I still say it is a dual problem. Which comes first chicken or the egg?
The coaches are afraid if the player does not start as a freshman they will not stay so why should I invest in a kid who probably won't be here next year. The player who doesn't start as a freshman thinks he will get cut so why invest the extra time to still not get to play. Both are hurting themselves and others. I think it is rare the coach who invests in the guy who won't help him until 2/3 years down the road and the player who stays with the program even though he may not start until his junior or senior year.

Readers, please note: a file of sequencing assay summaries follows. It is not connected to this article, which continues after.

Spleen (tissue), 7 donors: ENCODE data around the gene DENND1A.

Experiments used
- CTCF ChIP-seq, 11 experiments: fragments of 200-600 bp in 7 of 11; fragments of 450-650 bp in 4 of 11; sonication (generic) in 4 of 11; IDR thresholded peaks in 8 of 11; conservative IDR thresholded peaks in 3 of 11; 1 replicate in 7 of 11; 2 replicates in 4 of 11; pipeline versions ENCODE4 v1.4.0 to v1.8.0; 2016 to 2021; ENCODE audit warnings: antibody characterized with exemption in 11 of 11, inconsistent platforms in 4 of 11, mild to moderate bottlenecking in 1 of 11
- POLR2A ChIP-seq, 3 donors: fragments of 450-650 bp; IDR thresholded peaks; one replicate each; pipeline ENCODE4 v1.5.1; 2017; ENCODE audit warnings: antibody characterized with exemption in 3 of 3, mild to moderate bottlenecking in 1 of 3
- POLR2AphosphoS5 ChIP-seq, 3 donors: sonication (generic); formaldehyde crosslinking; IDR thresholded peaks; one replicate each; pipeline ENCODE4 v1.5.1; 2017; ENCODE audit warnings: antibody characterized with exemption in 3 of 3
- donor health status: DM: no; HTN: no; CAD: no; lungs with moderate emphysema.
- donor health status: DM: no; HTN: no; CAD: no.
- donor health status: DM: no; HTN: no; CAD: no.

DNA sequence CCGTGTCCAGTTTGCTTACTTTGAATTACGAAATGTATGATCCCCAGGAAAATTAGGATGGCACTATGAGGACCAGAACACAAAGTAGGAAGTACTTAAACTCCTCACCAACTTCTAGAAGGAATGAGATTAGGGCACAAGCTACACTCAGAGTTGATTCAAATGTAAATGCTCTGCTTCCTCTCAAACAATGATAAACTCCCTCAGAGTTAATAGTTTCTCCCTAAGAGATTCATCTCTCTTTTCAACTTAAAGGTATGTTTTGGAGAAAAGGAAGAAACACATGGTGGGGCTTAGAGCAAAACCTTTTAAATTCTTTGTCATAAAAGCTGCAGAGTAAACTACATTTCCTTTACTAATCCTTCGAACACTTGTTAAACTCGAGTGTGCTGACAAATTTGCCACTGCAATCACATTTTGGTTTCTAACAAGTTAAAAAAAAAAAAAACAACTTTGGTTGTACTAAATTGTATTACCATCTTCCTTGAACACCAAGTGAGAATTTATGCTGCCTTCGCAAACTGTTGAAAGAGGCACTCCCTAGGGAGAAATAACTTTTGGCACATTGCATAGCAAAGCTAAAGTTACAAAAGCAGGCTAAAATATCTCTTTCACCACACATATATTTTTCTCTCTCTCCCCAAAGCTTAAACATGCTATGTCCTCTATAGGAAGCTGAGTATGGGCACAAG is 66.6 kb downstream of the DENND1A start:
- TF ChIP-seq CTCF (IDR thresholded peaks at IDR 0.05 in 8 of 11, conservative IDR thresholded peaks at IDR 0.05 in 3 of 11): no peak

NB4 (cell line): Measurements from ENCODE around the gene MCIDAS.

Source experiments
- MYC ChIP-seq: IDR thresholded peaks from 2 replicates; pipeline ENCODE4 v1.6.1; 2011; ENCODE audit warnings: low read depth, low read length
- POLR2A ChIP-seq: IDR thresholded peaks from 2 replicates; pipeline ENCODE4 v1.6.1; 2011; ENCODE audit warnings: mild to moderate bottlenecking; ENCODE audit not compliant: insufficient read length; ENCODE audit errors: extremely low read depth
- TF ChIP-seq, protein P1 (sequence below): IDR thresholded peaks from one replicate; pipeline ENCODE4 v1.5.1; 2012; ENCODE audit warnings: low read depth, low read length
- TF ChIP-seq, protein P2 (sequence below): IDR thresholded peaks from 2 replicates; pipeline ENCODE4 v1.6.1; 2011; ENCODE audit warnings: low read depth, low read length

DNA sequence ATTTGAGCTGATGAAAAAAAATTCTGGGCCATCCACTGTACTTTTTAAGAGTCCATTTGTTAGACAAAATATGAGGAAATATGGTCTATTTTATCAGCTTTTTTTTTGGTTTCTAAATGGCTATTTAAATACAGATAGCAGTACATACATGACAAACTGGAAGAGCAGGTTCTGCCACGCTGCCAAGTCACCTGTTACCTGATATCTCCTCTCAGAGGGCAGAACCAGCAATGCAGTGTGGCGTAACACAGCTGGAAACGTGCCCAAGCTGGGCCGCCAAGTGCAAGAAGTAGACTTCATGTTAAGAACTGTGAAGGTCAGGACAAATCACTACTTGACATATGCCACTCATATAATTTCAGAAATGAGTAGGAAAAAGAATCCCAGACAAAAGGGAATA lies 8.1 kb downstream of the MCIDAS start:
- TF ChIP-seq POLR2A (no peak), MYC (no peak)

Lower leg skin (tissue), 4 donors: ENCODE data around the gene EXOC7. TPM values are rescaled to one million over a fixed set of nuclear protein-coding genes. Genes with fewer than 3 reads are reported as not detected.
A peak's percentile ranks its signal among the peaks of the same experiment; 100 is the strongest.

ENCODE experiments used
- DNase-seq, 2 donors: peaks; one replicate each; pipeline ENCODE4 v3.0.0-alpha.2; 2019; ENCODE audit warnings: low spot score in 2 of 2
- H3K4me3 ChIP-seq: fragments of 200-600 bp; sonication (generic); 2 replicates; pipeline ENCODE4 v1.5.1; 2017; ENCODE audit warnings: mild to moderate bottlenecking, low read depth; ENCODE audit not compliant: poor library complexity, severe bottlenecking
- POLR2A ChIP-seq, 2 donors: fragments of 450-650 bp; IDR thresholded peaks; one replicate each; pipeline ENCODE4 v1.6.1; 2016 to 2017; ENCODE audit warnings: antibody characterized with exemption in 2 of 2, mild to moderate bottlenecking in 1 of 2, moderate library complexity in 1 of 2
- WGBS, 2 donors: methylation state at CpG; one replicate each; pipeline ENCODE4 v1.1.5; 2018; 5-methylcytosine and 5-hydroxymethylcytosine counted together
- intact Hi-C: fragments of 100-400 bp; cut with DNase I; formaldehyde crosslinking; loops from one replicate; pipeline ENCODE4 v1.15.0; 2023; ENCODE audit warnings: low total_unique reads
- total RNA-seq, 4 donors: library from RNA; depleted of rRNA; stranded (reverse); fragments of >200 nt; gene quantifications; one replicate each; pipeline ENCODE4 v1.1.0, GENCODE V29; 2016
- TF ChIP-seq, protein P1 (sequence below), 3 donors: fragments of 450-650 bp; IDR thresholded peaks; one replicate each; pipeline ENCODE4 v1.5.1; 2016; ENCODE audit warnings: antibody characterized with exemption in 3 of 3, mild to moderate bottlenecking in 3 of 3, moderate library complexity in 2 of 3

Trey Lipscomb is one of the greatest examples of staying the course. He sat behind two draftees at third base for UT and did not start until his senior year. Then had a great season and got drafted. He is the unicorn. (For those of you on the other thread who do not know what the phrase unicorn means it is a very unusual person who you don't see every day.)
I agree with some points.
Most freshman are not ready to play on a regular basis, it all depends on how well the coach manages his roster. What gets me is when they stick in a freshman for a game or two and burns their eligibility.